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The Sixth Chapter of St. John contains Passages (from verse 25 to verse 36, and from verse 46 to verse 64) which refer to the Sacrament of the Lord's Supper. x
In the present discussion, I think it very material, that the passages respecting the eating the flesh and drinking the blood of the Son of Man, in the sixth chapter os St. John, should be generally understood (as they were certainly meant) to point out, the Sacrament of the Lord's Supper, the Eucharistical Feast on the one great Sacrifice.
I shall therefore, for the fake of establishing so important an opinion, call in a powersul auxiliary on my fide, the present Bishop of Chester; whose sermon on the subject, is not more admirable for. elegance of composition, than perspicuity c 4 and and force. I am myself convinced that the . passages in question reser to the solemn seast of the Eucharist, which our Saviour afterwards instituted, and for which he gradually prepared the minds of his disciples, by this discourse:
"With regard," fays Bishop Cleaver, "to the objection to the sacramental construEiion of these passages, drawn from the non.institution of the Sacrament at the time when this discourse was delivered, I wifl only oppose to it one plain fact, which is this; that the fame evangelist, St. John, has, in the third chapter of his Gospel, preserved a discourse of our Lord's with Nicodemus, which expressly mentions the sign and the thing signified, the necessity, and the good effects of Baptism, long before that Sacrament was instituted."
"There can therefore be noprefumption drawn against the application of this chapter to the institution of the Lord's Supper, from the time when this discourse was delivered, which would not equally militate against the application of the third chapter
to to the Sacrament of Baptism; an application which is, notwithstanding, univerfally allowed. It mould likewise be remembered by those who urge this objection, that the institution of Baptism, however early in the course of our Lord's ministry it was described and explained, was not enjoined till after this of our Lord's Supper."
"So much for the objection by itself confidered; but I would make a.surther use of this discourse upon Baptism, between which and that under consideration, there is more than an accidental resemblance."
"Our Saviour had told Nicodemus that he must be born again; Nicodemus replies to the impossibility of the thing, in the obvious and literal sense of the words. Jesus in answer, with peculiar solemnity and claim to attention, points out the possibility and the means of being born again, as well as the necessity of such regeneration: "Verily, Verily, I fay unto you, "except a man be born of water and of "the spirit, he cannot enter into the king« dom of God." To which, still remarkc 5 ing ing on the want of apprehenfion of Nicodemus, he adds, "If I have told you "earthly things, and you believe not, how "shall ye believe, if I tell you of heavenly things."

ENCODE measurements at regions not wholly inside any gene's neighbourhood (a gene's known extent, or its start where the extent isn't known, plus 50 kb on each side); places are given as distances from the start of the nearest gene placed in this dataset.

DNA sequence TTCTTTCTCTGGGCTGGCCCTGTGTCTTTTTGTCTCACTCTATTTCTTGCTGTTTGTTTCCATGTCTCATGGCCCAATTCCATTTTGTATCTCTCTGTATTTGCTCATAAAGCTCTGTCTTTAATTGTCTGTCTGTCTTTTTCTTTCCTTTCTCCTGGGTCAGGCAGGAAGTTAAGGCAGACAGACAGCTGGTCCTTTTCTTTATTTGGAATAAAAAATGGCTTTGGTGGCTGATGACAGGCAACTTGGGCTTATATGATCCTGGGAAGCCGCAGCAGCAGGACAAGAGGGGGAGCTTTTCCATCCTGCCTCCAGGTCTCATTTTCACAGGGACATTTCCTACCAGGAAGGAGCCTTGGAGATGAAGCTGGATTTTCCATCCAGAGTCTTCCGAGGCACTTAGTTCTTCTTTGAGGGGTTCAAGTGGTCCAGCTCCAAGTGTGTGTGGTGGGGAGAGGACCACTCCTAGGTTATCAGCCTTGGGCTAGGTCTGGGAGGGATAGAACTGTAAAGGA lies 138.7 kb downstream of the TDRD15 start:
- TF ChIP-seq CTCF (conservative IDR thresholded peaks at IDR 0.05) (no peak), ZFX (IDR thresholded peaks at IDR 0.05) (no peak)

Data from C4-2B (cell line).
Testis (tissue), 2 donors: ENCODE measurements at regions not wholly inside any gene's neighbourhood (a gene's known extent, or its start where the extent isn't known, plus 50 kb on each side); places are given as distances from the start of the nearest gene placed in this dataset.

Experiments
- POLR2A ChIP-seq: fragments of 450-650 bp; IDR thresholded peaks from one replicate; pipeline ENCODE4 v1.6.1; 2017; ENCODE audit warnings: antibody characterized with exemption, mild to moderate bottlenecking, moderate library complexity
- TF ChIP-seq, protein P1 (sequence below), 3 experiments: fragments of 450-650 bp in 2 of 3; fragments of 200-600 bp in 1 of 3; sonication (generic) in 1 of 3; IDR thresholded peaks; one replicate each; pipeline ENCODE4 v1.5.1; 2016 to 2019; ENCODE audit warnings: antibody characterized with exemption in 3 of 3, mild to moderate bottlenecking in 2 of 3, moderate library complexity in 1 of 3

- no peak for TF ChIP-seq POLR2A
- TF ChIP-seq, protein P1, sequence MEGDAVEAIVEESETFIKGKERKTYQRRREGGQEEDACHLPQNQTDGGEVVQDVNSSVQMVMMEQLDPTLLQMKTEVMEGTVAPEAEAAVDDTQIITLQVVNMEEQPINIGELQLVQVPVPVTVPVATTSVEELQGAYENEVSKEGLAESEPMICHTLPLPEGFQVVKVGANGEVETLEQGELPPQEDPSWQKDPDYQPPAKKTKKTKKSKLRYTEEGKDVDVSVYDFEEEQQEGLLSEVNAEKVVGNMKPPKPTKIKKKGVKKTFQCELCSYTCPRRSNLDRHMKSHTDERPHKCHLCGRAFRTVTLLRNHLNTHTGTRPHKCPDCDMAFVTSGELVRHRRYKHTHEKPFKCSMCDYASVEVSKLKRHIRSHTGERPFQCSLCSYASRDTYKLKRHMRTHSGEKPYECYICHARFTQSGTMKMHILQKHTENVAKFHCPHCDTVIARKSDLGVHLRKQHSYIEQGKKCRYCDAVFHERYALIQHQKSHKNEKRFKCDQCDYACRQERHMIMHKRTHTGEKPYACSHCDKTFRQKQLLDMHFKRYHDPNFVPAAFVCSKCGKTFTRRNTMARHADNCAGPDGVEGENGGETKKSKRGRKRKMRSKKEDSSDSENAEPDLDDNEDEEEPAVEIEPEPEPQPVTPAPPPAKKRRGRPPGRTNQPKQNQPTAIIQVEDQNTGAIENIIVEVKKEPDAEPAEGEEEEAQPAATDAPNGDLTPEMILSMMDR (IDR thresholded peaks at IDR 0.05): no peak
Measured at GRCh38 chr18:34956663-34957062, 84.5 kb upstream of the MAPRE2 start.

"In the sixth chapter Jesus had faid, "The bread that I will give is my flesh, «* which I will give for the lise of the "world." The Jews again answering, as Nicodemus had done before, to the impossibility of the thing, in its literal sense, faid, " How cart this man give us his flesh "to eat." To which our Lord returns an answer, corresponding to that given to Nicodemus, even to the very turn of tha sentence: «« Verily, Verily, I fay unto you, "except ye eat the flesh of the Son of Man, and drink his blood, ye have no <« lise in you." The purport of which words is repeated .and confirmed in the three next verses, to which he adds, still remarking on their want of apprehension, "Doth this offend you? What, and if ye "shall see the Son of Man ascend up "where he was before?" A reply so exactly parallel to that with which he had
concluded his converfation with this Master in Israel, that the bare juxta-position of these sentences will render each the comment upon the other. From which analogy, I cannot but think, that whoever will observe the style, manners and connection of these two discourses, will be of opinion, that St. John took pains industriously to shew, that the two institutions, which were to distinguish this Religion, made part of our Saviour's plan long besore they were actually enjoined. What confirms this notion is, that the only miracle which St. John relates after the other Evangelists, is this, of the miraculous increase of bread, a circumstance in itself highly remarkable, as the reason of it is obvious, because it gave an easy opportunity of introducing and explaining the nature of this Sacrament, as the occurrence relating to Nicodemus ' had afforded an opportunity of explaining the other. To which I must add, that he .is the only Evangelist who insists upon the facramental importance of either institution; and that his attention., in this instance, is persectly c 6 con